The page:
PemPro Polar Alignment differs East to West


Andrew Jones
 

Hello Everyone. I am looking for some guidance. I have a Mach 1 on a permanent pier in an observatory that I am in the process of getting setup. I currently have a 11" EdgeHD SCT mounted on the Mach 1. Last night I finally got around to getting my polar alignment dialed it. I have been using a PoleMaster to get me pretty close, but wanted to see if I could further refine the alignment using PemPro 3 since I had recently paid for the upgrade.

I started the PEMPro Alignment Wizard on the West side of the Meridian and did both the Azimuth and Altitude alignments several times until I got both under 1 arc min which was pretty much the limit of my Seeing last night. I then decided to switch to the East side of the Meridian and run the Polar Alignment Wizard again just to confirm I was aligned there as well. To my surprise I was off by quite a bit (3 - 5 arc mins) East of the meridian after letting the drift steps run for 3 - 5 mins. I didn't want to do any more adjustments as it took me several hours to get it to within 1 arc min West of the meridian. I switched back to the West and ran the polar alignment wizard again for both Az and Alt and after 5 mins both were still under 1 arc min. When I got to the step of moving the star to the end of the pointed arrow I didn't have to do anything as they were both dead on the point of the arrow. All the PEMPro 3 settings I used for where to slew in the sky where left at there defaults.

So my questions for the group is why would my polar alignment be different on one side of the meridian vs. the other? I thought once the mount is polar aligned it really should not matter which side of the Pier it is on. I have no idea why doing a pier flip to the other side of the meridian would cause such a big swing in the alignment. My only guess is that maybe my OTA is not sitting Orthogonal on the mount but I wouldn't think it would matter for drift alignment. The other thought I had is maybe I need to adjust my balance to be slightly weights heavy. Currently it is almost perfectly balanced on both axis. The Mach 1 is only about a year and half old so would not expect there to be much backlash as it has the new self adjusting gear mesh mechanism.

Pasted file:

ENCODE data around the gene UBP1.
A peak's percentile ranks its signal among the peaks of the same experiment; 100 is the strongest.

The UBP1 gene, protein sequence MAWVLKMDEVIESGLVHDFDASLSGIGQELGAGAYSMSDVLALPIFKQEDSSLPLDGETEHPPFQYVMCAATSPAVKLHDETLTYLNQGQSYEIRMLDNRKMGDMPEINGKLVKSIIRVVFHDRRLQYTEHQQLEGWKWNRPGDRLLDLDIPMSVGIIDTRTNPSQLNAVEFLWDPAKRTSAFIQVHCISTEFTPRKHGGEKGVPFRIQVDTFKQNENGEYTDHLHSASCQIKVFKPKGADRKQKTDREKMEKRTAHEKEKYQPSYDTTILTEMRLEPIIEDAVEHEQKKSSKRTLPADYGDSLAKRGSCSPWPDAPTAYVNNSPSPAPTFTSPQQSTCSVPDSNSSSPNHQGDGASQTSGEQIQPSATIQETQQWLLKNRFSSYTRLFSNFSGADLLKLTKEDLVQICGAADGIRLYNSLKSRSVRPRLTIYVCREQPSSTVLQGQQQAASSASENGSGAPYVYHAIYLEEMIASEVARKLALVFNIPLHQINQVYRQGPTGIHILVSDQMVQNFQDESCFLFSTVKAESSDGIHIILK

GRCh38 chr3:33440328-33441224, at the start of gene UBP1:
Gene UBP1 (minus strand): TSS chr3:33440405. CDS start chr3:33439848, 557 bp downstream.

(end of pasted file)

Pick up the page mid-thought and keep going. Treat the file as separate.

Needless to say, I am kind of stumped. I would welcome any knowledgeable advice on what might be going on here as I am not really sure what to do next.

Thanks in advance for the helpful advice.

Clear Skies,
Andrew J



Roland Christen
 

I went thru the same process with our remote scope in Chile several years ago. We had the polar alignment dead on with no movement in Dec for many minutes. The mount is a 1600 and scope was a 12" Mak-Cass astrograph. When we switched the scope to the other side and checked alignment on the west side, it was off, much to my amazement. In both cases the Dec axis was sitting still, not being driven. I have tried to simulate this motion via computer analysis, but no matter what changed, the alignment should remain exactly the same on either side of the axis. Even with the RA and Dec axes out of square the drift is still zero in both cases.

It then dawned on me that at the long focal length of the 12" scope, the effects of atmospheric refraction caused a small change in the star's declination. So on one side it drifts up slightly over time and on the other side it drifts down on the chip. I finally set the azimuth so that the drifts were equal on both sides rather than zero.

I might be totally wrong about this effect and its cause, but I have seen this on all the mounts that I have set up here at my observatory using PEMPRO polar alignment routine.

Rolando



-----Original Message-----
From: andrew.jones@... [ap-gto]
To: ap-gto
Sent: Sat, Mar 3, 2018 1:08 pm
Subject: [ap-gto] PemPro Polar Alignment differs East to West



Hello Everyone. I am looking for some guidance. I have a Mach 1 on a permanent pier in an observatory that I am in the process of getting setup. I currently have a 11" EdgeHD SCT mounted on the Mach 1. Last night I finally got around to getting my polar alignment dialed it. I have been using a PoleMaster to get me pretty close, but wanted to see if I could further refine the alignment using PemPro 3 since I had recently paid for the upgrade.